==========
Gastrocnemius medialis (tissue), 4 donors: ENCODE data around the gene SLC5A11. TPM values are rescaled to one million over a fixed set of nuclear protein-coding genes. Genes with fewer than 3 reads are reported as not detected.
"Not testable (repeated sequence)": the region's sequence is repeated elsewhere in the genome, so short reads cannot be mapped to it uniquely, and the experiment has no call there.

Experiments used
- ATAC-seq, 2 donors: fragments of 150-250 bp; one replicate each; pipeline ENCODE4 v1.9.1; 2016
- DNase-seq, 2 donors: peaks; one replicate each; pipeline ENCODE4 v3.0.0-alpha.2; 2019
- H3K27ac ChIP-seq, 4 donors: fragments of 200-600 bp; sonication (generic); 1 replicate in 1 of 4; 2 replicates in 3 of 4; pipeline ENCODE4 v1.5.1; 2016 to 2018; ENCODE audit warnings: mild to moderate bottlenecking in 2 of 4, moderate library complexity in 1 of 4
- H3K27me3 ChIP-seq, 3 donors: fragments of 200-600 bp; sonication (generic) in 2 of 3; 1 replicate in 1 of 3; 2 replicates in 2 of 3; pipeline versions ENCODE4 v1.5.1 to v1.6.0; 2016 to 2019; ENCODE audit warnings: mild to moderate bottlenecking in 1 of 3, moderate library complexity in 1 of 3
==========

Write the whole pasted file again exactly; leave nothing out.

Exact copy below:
Gastrocnemius medialis (tissue), 4 donors: ENCODE data around the gene SLC5A11. TPM values are rescaled to one million over a fixed set of nuclear protein-coding genes. Genes with fewer than 3 reads are reported as not detected.
"Not testable (repeated sequence)": the region's sequence is repeated elsewhere in the genome, so short reads cannot be mapped to it uniquely, and the experiment has no call there.

Experiments used
- ATAC-seq, 2 donors: fragments of 150-250 bp; one replicate each; pipeline ENCODE4 v1.9.1; 2016
- DNase-seq, 2 donors: peaks; one replicate each; pipeline ENCODE4 v3.0.0-alpha.2; 2019
- H3K27ac ChIP-seq, 4 donors: fragments of 200-600 bp; sonication (generic); 1 replicate in 1 of 4; 2 replicates in 3 of 4; pipeline ENCODE4 v1.5.1; 2016 to 2018; ENCODE audit warnings: mild to moderate bottlenecking in 2 of 4, moderate library complexity in 1 of 4
- H3K27me3 ChIP-seq, 3 donors: fragments of 200-600 bp; sonication (generic) in 2 of 3; 1 replicate in 1 of 3; 2 replicates in 2 of 3; pipeline versions ENCODE4 v1.5.1 to v1.6.0; 2016 to 2019; ENCODE audit warnings: mild to moderate bottlenecking in 1 of 3, moderate library complexity in 1 of 3